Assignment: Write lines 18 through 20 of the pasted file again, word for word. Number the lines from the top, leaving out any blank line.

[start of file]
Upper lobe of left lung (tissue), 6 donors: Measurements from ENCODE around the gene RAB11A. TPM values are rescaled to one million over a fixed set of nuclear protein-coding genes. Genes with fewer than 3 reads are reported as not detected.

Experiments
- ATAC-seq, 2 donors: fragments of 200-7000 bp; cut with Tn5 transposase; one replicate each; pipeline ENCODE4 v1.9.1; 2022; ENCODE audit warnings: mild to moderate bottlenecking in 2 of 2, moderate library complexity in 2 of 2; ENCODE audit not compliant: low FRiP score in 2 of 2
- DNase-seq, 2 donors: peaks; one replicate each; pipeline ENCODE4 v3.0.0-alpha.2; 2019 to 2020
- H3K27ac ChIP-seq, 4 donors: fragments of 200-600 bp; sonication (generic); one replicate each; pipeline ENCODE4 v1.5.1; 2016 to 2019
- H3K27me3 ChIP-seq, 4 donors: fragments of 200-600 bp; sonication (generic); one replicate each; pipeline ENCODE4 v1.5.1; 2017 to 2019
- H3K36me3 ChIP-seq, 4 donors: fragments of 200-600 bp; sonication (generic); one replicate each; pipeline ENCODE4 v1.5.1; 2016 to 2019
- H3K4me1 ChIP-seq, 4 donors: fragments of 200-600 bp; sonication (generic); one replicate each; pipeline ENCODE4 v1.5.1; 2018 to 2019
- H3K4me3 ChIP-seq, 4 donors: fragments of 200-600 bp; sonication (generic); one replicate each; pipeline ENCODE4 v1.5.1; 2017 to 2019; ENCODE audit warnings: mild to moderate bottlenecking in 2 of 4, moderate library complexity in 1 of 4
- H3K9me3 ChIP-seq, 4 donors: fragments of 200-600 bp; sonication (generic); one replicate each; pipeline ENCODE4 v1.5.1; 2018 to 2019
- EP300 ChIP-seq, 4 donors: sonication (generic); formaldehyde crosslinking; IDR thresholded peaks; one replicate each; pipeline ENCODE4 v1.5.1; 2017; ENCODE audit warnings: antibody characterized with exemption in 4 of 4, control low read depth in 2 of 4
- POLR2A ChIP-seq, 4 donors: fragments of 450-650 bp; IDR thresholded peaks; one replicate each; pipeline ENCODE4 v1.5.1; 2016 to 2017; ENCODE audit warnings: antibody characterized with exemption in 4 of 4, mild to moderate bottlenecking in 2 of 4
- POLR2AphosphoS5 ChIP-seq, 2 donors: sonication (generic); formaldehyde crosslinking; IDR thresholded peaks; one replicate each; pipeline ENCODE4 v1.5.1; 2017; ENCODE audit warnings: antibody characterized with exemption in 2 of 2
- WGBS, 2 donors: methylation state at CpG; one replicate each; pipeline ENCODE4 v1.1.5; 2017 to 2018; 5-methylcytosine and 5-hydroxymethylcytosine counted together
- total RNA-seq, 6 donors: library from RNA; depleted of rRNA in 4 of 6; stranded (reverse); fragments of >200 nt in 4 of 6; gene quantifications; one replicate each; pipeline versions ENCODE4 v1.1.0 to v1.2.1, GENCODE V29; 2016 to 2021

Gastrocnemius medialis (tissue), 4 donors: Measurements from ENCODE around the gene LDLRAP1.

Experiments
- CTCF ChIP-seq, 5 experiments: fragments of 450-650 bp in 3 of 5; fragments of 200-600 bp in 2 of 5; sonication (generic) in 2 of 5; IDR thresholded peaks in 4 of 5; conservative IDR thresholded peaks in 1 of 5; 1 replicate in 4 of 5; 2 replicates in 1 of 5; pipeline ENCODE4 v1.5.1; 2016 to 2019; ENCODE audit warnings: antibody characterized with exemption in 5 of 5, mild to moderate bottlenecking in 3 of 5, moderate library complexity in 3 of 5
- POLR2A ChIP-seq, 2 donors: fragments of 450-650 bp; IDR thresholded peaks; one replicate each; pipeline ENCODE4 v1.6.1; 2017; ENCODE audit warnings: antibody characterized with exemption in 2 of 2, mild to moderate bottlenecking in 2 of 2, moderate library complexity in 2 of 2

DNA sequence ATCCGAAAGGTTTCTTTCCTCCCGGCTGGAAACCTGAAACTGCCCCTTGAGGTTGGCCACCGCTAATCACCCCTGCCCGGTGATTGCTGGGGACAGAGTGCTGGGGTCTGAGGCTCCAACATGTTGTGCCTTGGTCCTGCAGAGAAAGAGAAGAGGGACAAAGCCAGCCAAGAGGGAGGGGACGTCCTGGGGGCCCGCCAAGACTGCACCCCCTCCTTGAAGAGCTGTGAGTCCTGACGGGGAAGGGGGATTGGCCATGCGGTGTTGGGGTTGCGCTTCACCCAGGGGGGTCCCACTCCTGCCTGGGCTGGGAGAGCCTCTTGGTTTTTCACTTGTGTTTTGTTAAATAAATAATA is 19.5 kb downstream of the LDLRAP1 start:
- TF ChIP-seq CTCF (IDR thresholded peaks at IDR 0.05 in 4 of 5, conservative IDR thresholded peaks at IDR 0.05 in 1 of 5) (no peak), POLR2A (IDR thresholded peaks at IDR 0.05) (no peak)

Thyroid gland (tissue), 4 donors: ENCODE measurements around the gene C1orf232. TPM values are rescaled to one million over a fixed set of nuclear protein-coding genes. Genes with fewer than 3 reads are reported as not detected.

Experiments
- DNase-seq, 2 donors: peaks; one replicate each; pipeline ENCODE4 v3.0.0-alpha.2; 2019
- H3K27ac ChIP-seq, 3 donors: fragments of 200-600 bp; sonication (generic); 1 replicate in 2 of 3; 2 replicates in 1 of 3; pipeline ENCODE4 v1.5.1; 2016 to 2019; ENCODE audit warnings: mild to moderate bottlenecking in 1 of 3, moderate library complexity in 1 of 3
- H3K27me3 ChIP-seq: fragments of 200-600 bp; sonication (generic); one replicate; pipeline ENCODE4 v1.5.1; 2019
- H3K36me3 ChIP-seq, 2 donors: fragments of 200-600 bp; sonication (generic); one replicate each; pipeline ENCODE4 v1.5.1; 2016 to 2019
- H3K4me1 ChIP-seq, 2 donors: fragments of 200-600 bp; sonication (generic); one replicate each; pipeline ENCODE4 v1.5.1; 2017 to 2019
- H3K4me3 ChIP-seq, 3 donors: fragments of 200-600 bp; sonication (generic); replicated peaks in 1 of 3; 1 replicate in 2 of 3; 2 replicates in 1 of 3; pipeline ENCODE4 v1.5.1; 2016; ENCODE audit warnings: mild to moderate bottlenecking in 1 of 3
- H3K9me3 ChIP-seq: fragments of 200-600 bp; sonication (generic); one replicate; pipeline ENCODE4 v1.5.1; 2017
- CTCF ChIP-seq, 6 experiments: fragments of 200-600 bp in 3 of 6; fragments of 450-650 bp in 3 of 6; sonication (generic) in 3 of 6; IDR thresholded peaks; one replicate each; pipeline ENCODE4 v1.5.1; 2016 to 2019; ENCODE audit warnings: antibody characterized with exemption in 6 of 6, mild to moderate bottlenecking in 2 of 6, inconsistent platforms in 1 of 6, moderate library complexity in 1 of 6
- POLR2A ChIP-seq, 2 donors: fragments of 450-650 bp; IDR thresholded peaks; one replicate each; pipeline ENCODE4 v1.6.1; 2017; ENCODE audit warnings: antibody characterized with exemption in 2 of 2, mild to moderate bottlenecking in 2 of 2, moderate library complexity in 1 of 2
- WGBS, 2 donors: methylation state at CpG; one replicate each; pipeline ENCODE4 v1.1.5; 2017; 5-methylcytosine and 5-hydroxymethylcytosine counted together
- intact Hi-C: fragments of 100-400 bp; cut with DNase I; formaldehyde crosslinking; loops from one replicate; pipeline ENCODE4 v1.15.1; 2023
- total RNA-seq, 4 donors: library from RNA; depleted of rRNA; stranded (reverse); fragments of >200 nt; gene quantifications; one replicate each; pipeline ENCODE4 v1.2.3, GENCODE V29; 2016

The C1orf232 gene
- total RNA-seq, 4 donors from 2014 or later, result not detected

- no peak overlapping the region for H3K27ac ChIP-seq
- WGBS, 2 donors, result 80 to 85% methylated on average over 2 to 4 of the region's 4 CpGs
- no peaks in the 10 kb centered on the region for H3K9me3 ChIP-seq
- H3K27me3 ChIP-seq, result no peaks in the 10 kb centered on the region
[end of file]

- CTCF ChIP-seq, 5 experiments: fragments of 450-650 bp in 3 of 5; fragments of 200-600 bp in 2 of 5; sonication (generic) in 2 of 5; IDR thresholded peaks in 4 of 5; conservative IDR thresholded peaks in 1 of 5; 1 replicate in 4 of 5; 2 replicates in 1 of 5; pipeline ENCODE4 v1.5.1; 2016 to 2019; ENCODE audit warnings: antibody characterized with exemption in 5 of 5, mild to moderate bottlenecking in 3 of 5, moderate library complexity in 3 of 5
- POLR2A ChIP-seq, 2 donors: fragments of 450-650 bp; IDR thresholded peaks; one replicate each; pipeline ENCODE4 v1.6.1; 2017; ENCODE audit warnings: antibody characterized with exemption in 2 of 2, mild to moderate bottlenecking in 2 of 2, moderate library complexity in 2 of 2

DNA sequence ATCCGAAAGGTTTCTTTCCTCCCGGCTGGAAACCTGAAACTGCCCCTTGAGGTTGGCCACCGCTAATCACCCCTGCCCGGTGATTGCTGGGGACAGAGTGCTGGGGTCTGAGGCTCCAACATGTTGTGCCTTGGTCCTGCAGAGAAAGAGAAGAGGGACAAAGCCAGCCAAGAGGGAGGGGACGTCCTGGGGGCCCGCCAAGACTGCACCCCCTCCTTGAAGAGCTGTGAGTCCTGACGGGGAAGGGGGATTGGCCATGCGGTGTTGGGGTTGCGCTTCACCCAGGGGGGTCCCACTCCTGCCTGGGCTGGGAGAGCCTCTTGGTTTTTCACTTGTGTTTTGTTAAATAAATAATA is 19.5 kb downstream of the LDLRAP1 start: